Every year Major League Baseball has a slightly different flavor. The ingredients are always the same: a ball, a bat, a glove, batting, throwing, catching, etc. Recipe portions are constantly changing, but weather aside, baseball still tastes about the same on the last day of the season as it does on Opening Day.
Anyway, that’s how it usually is, but not in 2021. Thanks to baseball’s unprecedented initiative in the middle of the season to do away with foreign substances being applied to the ball, the flavor of this season has been radically altered. . Someone has poured a new mystery ingredient into the mix and we know the updated concoction tastes different, but we can’t know exactly how.
Some concrete facts:
MLB Spins Aggregate Rate per Month
April: 2,272 rpm
May: 2,282 rpm
June: 2,223 rpm
July: 2,197 rpm
The new guidelines went into effect in mid-June, but I present these figures by month to clarify one point. Since we’ve kept track of turn speed, the numbers that are combined to create that metric don’t tend to fluctuate much within a season. Last year, the aggregate rotational speed ranged 11 rpm from the highest to the lowest monthly figure. In 2019, the differential from the highest month to the lowest month was just 12 rpm. So that 85 rpm difference between May and what we had in July before the All-Star break is huge.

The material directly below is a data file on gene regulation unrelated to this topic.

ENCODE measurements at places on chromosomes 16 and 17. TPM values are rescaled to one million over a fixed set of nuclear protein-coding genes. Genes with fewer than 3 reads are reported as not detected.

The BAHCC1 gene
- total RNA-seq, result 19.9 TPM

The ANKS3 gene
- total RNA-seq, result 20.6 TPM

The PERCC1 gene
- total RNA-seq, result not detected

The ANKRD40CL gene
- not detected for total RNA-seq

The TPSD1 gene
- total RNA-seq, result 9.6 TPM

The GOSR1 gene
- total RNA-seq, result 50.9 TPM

This dramatic change on the fly in the way baseball is played over a season is both clear and unclear. Clearly we can see how drastically turn speeds have dropped. It’s unclear why the impact of that change in terms of on-field results remains difficult to deduce from other factors affecting the season’s flow of results, the biggest of which is weather.
Still, two assumptions seem pretty safe. One, the drop in overall effect has had and will have an impact on the level of offense in baseball. And, two, that impact will not be divided evenly among the 30 teams.
With that in mind, let’s take a look at some of the early spinning wheel winners and losers of slowing the ball spinning speed.